Callistemon phoeniceus (syn. Melaleuca phoenicea)

Distribution Map
Family: Myrtaceae
Distribution: Widespread in the south west of Western Australia.
Common Name: Lesser Bottlebrush
Derivation of Name: Callistemon...from Greek kalos; beautiful and stemon; stamens
phoeniceus...a reference to the similarity of the flower colour to Phoenician dye
Conservation Status: Not considered to be at risk in the wild.

General Description:

There is ongoing controversy about whether Melaleuca or Callistemon should be used for the bottlebrush species - see box below). Some herbaria have now adopted the name Melaleuca phoenicea for this species, however, this reclassification has not been adopted in the Australian Plant Census (which is accepted by ANPSA as the authority on Australian Plant nomenclature).

Callistemon phoeniceus 'Pink Ice'
Callistemon phoeniceus 'Pink Ice'
Photo: Brian Walters

Callistemon phoeniceus is one of only two Callistemon species which occur in Western Australia. The common name is an unfair comparison with the other Western species, C.speciosus. C.phoeniceus is a medium shrub of around 3 m x 2 m in size. The brushes are usually brilliant red in colour although a pink-flowered cultivar, "Pink Ice", is becoming popular in cultivation.

Although native to a dry summer climate, the species has been grown successfully in the wetter summer conditions of Australia's east coast.

The plant responds to annual fertilising after flowering and may be pruned severely if necessary. Many Callistemons can tolerate less than perfect drainage but usually perform best in gardens with reasonable drainage and regular availability of water.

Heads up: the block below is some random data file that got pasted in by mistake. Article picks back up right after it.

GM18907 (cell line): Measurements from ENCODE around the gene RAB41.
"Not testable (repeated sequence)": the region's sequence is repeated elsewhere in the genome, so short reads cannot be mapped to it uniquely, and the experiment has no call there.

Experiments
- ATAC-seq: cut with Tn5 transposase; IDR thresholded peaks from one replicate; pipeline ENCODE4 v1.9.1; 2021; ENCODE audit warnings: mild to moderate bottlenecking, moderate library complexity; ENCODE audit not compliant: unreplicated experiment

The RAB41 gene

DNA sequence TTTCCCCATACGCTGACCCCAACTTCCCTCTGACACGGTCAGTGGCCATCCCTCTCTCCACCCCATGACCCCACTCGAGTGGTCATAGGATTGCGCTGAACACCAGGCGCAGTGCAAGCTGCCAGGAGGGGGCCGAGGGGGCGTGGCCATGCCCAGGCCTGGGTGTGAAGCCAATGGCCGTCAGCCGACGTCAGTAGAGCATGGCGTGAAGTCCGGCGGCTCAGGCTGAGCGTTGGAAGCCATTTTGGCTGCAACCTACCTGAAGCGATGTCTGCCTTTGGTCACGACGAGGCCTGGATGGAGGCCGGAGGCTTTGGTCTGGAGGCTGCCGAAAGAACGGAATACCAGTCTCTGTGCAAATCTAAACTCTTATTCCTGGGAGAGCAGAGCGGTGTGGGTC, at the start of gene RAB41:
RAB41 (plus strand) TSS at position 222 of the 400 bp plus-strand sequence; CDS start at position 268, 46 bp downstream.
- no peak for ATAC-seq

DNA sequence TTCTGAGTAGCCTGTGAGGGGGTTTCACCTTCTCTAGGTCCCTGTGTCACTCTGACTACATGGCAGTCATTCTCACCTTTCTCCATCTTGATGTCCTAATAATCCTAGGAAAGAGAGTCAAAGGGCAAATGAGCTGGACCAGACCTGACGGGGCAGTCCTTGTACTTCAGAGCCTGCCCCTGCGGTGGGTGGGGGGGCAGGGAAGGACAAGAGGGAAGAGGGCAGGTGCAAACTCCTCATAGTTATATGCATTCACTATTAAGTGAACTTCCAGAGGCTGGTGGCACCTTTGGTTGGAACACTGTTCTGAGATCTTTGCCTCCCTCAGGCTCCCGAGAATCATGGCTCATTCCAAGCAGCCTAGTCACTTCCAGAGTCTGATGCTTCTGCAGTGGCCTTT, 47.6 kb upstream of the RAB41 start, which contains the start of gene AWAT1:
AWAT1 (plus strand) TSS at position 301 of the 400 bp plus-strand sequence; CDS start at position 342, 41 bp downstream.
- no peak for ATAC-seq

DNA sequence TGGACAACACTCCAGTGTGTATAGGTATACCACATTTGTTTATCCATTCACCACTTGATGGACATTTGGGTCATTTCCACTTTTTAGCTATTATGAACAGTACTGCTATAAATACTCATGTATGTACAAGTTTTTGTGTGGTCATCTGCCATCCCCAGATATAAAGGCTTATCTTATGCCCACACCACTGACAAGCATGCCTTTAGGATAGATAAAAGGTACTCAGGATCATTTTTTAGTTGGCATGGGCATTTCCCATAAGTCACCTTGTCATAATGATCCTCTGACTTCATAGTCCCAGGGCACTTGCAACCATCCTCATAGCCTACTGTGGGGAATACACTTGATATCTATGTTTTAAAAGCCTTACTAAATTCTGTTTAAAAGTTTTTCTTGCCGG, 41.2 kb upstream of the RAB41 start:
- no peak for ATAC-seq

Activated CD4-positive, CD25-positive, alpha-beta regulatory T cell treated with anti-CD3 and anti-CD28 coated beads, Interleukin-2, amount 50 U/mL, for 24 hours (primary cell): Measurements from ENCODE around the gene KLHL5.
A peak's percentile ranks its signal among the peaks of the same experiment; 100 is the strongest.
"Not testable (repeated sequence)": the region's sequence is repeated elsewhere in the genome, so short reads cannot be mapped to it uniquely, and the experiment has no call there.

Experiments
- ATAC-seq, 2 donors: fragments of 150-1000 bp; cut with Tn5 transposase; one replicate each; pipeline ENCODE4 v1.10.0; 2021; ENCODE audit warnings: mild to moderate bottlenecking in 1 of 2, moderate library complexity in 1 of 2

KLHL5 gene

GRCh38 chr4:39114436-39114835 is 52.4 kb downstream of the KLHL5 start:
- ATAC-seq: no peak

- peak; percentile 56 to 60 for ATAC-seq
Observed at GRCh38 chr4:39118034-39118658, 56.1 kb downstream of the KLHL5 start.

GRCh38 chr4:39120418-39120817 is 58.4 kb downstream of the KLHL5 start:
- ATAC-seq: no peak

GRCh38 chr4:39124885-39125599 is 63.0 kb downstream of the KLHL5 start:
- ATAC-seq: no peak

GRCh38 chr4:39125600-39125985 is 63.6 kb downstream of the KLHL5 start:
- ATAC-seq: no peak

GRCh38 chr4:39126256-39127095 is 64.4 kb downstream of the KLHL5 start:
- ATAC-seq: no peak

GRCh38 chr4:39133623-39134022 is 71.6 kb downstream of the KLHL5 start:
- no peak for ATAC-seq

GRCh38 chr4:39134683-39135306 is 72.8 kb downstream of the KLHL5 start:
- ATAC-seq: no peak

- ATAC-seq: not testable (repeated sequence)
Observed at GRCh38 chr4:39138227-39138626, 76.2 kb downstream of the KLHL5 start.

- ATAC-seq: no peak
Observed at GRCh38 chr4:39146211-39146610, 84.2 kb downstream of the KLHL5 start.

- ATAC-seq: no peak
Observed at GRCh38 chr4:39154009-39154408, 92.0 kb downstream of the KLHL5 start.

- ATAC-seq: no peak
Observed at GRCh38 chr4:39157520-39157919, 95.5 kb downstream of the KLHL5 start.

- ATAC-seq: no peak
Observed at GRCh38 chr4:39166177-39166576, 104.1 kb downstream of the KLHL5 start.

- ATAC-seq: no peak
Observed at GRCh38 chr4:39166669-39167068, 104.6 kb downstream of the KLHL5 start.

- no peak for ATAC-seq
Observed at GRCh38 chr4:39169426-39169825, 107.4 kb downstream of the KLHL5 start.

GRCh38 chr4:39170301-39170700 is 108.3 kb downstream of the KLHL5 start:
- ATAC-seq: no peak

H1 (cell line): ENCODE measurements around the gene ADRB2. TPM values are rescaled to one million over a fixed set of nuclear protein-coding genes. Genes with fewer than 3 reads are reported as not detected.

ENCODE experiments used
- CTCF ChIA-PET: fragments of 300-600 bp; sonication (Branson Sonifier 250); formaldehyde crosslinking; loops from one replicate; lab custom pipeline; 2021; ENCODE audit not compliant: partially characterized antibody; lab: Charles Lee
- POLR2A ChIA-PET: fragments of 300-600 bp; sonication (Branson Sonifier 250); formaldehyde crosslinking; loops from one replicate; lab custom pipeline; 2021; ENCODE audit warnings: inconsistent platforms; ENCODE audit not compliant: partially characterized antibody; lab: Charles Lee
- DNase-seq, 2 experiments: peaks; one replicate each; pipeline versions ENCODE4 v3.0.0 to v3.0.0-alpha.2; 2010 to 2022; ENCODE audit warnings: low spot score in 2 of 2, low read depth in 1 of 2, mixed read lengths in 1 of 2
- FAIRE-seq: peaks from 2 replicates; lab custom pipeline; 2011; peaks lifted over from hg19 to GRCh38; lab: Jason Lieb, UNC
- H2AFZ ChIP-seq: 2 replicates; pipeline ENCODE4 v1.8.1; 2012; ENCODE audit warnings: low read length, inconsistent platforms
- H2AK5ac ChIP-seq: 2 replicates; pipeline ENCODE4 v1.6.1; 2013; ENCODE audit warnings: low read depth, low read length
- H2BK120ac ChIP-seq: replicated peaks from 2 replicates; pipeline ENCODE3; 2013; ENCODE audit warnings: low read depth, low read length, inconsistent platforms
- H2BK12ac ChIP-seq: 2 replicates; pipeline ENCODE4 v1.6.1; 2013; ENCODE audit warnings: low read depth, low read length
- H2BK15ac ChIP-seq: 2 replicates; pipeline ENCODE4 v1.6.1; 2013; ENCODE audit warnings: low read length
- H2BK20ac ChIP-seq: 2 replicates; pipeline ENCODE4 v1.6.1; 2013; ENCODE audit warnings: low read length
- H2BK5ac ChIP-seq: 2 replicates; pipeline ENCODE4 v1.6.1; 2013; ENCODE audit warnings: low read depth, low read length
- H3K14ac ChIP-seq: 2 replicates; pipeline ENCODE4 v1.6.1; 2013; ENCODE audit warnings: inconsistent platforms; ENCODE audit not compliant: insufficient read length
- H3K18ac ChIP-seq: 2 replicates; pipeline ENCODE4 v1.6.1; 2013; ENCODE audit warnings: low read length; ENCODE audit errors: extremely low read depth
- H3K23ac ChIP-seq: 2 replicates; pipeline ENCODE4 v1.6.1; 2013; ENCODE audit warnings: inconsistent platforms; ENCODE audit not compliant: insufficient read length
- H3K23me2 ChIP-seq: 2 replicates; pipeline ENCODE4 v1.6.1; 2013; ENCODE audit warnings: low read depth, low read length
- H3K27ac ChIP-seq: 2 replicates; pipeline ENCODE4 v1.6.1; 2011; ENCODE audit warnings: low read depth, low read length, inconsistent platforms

Propagation is easy from both seed and cuttings. The pink form must be propagated from cuttings to ensure that plants true to the parent are obtained.

  
Callistemon or Melaleuca?
A paper by Lyn Craven of the Australian National Herbarium (Novon 16 468-475; December 2006 "New Combinations in Melaleuca for Australian Species of Callistemon (Myrtaceae)") argues that the differences between the genera Callistemon and Melaleuca are insufficient to warrant them being retained separately and that they should be combined. As Melaleuca has precedence, adoption of Craven's work would transfer all species of Callistemon into Melaleuca. Some state herbaria have adopted this change but, at this stage, the re-classification has not been taken up in the Australian Plant Census, which ANPSA recognises as the authority on plant nomenclature. For this reason we have retained Callistemon as a separate genus but the corresponding names under Melaleuca will also be mentioned where appropriate.

Craven's re-classification has been adopted in a recent (2013) publication "Melaleucas: their botany, essential oils and uses" by Joseph J. Brophy, Lyndley A. Craven and John C. Doran.

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